An asteroid is believed to have wiped out the dinosaurs - but could another strike from a massive space rock trigger the end of humanity.
Now scientists have spelled out exactly how an asteroid could kill the people unlucky enough to be caught underneath one if - or when - it smashes into Earth.
What are the seven different ways asteroids could kill us?
Researchers from the University of Southampton set out seven different risks posed by an asteroid collision.
They published a paper discussing "asteroid impact effects and their immediate hazards for human populations" on the same day an asteroid the size of the Rock of Gibraltar zoomed uncomfortably close to Earth.
The team used computer simulations to assess the risk posed by 50,000 different sizes of the asteroid.
Their study found that asteroids caused much more death and destruction if they smashed into the ground or exploded in the sky above a land mass in an "airburst", rather than crashing into the sea and causing a tsunami.
"The analysis of average casualty numbers per impactor [asteroid] shows that there is a significant difference in expected loss for airburst and surface impacts and that the average impact over land is an order of magnitude more dangerous than one over water," the team wrote.
As you would expect, the researchers also found that larger asteroids pose more of a risk than smaller ones.
However, space rocks which were smaller than about 40 meters in diameter were more likely to explode in an airburst, posing a different kind of risk to the people below.
The asteroid 4 Vesta is so large it can be currently be seen as it travels through the constellation Sagittarius.
With a diameter of 326 miles, it is 50 times wider than the meteor that wiped out the dinosaurs.
The largest crater is 285 miles in diameter.
Although don't worry that particular asteroid isn't expected to hit Earth.
They set out seven different ways in which space rocks could cause "loss of life", which we've listed below.
The wind generated when an asteroid smashes into Earth or blows up in an airburst is the "most critical impact effect".
Any gusts caused by an asteroid impact are likely to be so severe that they "dislocate bodies and objects to cause harm".
The wind caused by a large space rock would tear humans limb from limb and knock buildings down on top of them.
An asteroid needs to be just 18 meters wide to cause casualties in this manner, the researchers found.
This is the scientific term for the shockwave caused when an asteroid explodes in the air or crashes into the ground or sea.
It was this effect which caused injuries when a meteor exploded in the sky over the Russian town of Chelyabinsk.
The researchers wrote: "Most of the damage and injuries during that event were caused by the aerodynamic shock that knocked people to the ground and damaged structures and windows, causing indirect injuries by flying glass shards."
Overpressure can also "rupture internal organs".
If the asteroid is large enough, the overpressure would effectively pulp victims' insides.
If an asteroid hits our planet, it will cause a massive fireball.
The effects of this are likely to be devastating to anyone caught out in the open when impact occurs.
If the asteroids hits a city or explodes above it, buildings are likely to be set on fire - with larger asteroids causing fireballs which are miles wide.
Whilst humans would be able to shelter from the fireballs caused by smaller space rocks by sheltering in basements, the risks posed by a larger object are so great that cities would have to be evacuated if there was a risk of asteroid impact.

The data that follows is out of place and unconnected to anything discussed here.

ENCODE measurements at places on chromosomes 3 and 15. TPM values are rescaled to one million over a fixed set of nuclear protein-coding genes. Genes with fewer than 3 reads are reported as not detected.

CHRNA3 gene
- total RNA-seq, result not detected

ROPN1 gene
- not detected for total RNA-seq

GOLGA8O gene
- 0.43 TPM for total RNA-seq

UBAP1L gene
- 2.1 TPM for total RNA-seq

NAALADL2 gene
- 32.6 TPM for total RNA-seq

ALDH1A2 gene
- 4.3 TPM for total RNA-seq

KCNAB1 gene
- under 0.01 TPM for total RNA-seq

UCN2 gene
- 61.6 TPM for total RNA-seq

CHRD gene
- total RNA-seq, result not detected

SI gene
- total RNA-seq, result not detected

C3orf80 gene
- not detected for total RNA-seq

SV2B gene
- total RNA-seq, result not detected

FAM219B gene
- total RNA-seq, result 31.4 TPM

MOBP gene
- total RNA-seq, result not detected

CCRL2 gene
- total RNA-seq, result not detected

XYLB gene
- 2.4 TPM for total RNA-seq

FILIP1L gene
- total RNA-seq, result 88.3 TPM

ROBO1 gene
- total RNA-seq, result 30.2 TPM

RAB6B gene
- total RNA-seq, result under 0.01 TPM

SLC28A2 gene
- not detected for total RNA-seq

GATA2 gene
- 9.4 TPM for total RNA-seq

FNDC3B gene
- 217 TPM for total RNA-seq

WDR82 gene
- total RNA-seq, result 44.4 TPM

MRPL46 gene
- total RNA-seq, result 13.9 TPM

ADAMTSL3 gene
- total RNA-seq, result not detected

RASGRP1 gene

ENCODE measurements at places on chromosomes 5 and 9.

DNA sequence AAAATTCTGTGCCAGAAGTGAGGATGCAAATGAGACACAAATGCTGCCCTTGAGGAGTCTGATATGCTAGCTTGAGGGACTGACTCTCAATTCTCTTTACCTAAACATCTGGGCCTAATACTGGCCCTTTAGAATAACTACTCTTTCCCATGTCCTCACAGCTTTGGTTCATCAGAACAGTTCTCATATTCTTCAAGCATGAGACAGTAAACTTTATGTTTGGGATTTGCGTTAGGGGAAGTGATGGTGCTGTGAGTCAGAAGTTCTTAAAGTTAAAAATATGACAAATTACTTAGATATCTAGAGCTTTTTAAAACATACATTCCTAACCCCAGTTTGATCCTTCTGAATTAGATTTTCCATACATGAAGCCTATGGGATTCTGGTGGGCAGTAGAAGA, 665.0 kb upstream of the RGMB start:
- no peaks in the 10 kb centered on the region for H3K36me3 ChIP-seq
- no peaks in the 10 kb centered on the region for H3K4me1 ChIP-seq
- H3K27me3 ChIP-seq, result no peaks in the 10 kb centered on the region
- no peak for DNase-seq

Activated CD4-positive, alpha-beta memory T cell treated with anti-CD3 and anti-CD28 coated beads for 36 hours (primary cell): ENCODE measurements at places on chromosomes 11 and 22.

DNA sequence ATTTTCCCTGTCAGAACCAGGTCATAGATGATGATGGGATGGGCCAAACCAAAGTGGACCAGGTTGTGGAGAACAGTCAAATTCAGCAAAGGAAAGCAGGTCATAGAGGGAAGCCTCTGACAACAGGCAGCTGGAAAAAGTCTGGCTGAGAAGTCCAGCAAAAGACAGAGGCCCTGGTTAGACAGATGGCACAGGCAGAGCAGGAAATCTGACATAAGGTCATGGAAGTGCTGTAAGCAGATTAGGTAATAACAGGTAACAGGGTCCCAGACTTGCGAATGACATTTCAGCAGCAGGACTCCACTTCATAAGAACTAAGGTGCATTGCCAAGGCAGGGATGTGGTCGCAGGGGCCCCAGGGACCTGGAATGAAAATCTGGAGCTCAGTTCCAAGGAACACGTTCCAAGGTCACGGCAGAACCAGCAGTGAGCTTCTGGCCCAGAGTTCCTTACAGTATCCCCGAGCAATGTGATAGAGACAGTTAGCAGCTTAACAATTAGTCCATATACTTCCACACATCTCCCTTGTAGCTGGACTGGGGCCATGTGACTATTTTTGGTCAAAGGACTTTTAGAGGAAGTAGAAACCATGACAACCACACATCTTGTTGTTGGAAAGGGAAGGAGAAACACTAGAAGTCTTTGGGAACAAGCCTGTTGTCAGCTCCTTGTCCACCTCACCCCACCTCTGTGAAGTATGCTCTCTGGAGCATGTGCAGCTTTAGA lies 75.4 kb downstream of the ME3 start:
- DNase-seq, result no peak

When an object hits a planet, it usually causes a massive crater.
Sometimes the force is so great that the asteroid instantaneously melts away.
However, the risk is likely to be quite small unless you're unlucky enough to be in the exact area where the crater has formed.
But by the time cratering occurred, you'd probably have been blown to smithereens by the overpressure or incinerated in a fireball.
The process of cratering is likely to throw up a huge amount of rocks and debris into the air.
Some of these fragments are likely to be red hot, meaning they could start further fires even after a fireball had died down.
Others will be very heavy, meaning they would squash anyone in their way.
However, both ejecta and cratering are considered to be low risk because humans would have already been killed by the other effects of an asteroid impact.
If the object is large enough, however, it would send material flying into the air which could block out the sun.
If this material lingered in the atmosphere for long enough it would cause plants to die and would slowly starve everything on Earth.
If an asteroid plunged into the ocean, it would inevitably trigger a massive wave.
This has the potential to kill people who are far away enough from the asteroid to be safe from the fireball and overpressure.
But a tsunami wave takes quite a long time to spread across a large ocean, giving people the chance to save themselves by scrambling to higher land.
"Tsunamis can only reach near-coastal populations because their inland reach is limited to a few kilometers," the researchers added.
They found that tsunamis are less of a risk than previously thought.
An asteroid impact would likely cause an earthquake.
But quakes are only considered to only have a "minor effect" on the number of casualties.
The asteroid is unlikely to cause the same sort of devastation caused by the sort of natural disasters humans are familiar with.
If you're far away enough from the asteroid that you don't have to worry about being burned alive or blown to bits, you probably don't have to worry about earthquakes shaking your house down on top of you.
This story originally appeared in The Sun.